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NFC Tags Give Voice to London''s Talking Statues

A collaborative project between Antenna Lab, not-for-profit arts organization Sing London and the Research Center for Museums and Galleries (RCMG) at the University of Leicester, is leveraging Near Field Communication (NFC) and mobile technologies to enable nearly 40 statues in London to speak to visitors. Talking Statues is a research and development (R&D) project that uses NFC tags affixed to the underside of plaques that are then sealed into position on the statue or the ground, according to Sam Billington, the global interactive design manager with Antenna Lab's parent organization, Antenna International. The project is utilizing RapidNFC's 50x50mm Square Reverse Ultralight tags, Billington says. The tags, made with NXP Semiconductors' Mifare Ultralight chip, are on-metal NFC tags designed specifically for use with smart posters or similar applications. "The tag is designed to be stuck to the back of the poster with the on-metal facing backwards," Billington explains.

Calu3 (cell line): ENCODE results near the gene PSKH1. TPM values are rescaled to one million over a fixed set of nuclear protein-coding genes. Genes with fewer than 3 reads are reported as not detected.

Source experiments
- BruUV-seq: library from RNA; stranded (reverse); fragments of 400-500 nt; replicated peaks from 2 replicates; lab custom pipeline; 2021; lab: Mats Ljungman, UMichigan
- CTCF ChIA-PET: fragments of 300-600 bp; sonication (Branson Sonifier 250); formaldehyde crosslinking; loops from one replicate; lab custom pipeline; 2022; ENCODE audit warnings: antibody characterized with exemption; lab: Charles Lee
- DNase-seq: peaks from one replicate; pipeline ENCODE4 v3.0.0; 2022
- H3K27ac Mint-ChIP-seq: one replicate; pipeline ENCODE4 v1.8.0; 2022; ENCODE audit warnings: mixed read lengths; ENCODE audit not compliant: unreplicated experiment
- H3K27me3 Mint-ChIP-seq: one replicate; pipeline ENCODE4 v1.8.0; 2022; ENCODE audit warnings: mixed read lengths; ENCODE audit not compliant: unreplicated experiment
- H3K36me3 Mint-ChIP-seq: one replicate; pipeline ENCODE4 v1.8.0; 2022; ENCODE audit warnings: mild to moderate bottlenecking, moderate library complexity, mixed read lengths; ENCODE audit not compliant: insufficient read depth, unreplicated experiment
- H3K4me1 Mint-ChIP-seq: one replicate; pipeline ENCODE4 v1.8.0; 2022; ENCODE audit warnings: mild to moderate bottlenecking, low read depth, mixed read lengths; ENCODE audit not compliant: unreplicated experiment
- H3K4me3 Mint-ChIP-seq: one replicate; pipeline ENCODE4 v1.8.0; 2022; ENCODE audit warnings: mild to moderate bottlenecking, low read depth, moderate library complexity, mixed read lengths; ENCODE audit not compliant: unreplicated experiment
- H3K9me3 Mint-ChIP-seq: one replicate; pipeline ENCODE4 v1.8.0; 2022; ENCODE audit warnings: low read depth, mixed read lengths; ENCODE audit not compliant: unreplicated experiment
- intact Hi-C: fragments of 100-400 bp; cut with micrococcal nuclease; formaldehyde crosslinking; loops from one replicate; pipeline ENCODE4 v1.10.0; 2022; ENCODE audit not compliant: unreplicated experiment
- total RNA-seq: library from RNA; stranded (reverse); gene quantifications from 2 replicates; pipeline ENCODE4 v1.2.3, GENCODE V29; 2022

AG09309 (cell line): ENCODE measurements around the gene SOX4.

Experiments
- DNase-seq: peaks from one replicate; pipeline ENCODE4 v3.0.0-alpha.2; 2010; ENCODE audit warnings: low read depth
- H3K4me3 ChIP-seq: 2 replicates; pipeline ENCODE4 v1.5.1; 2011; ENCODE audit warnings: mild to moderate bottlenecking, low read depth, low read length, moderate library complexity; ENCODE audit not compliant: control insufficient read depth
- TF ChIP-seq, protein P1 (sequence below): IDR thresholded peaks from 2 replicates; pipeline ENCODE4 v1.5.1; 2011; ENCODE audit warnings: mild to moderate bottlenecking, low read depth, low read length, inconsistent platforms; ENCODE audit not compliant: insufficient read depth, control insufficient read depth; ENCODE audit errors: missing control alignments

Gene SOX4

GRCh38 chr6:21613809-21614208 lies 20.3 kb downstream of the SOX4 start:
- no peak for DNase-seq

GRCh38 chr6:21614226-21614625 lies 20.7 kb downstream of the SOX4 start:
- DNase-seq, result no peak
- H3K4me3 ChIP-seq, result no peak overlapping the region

The NFC tags work with Android devices; the plaques also feature QR codes for use with iOS phones, and a tiny URL is available that visitors can type directly into their phones. In each case, a sound file is downloaded onto the device that features a phone ring and a monologue. The monologues, written by playwrights, correspond with the statues and were recorded by various actors. For example, when a visitor engages with the plaque at the Sherlock Holmes statue on Baker Street in London, actor Ed Stoppard recites a monologue written by Anthony Horowitz.

The R&D project is designed not only to provide visitors with novel and animated history experiences, but also to examine how well NFC technology works in engaging with people. The RCMG will collect data indicating how users engage with the statues, as well as what they want when they do so—if they seek "a snippet of information, a culture bite, or something deeper and more involved"—according to a blog post on Antenna Lab's website. RCMG will harvest the data generated by the app, talk to users and report back on the level of uptake, and on how people found the experience.

The project began last month and aims to reach at least 100,000 users. According to Billington, the project is off to "a very strong and encouraging start," but it is still "too early to share" any of the data collected.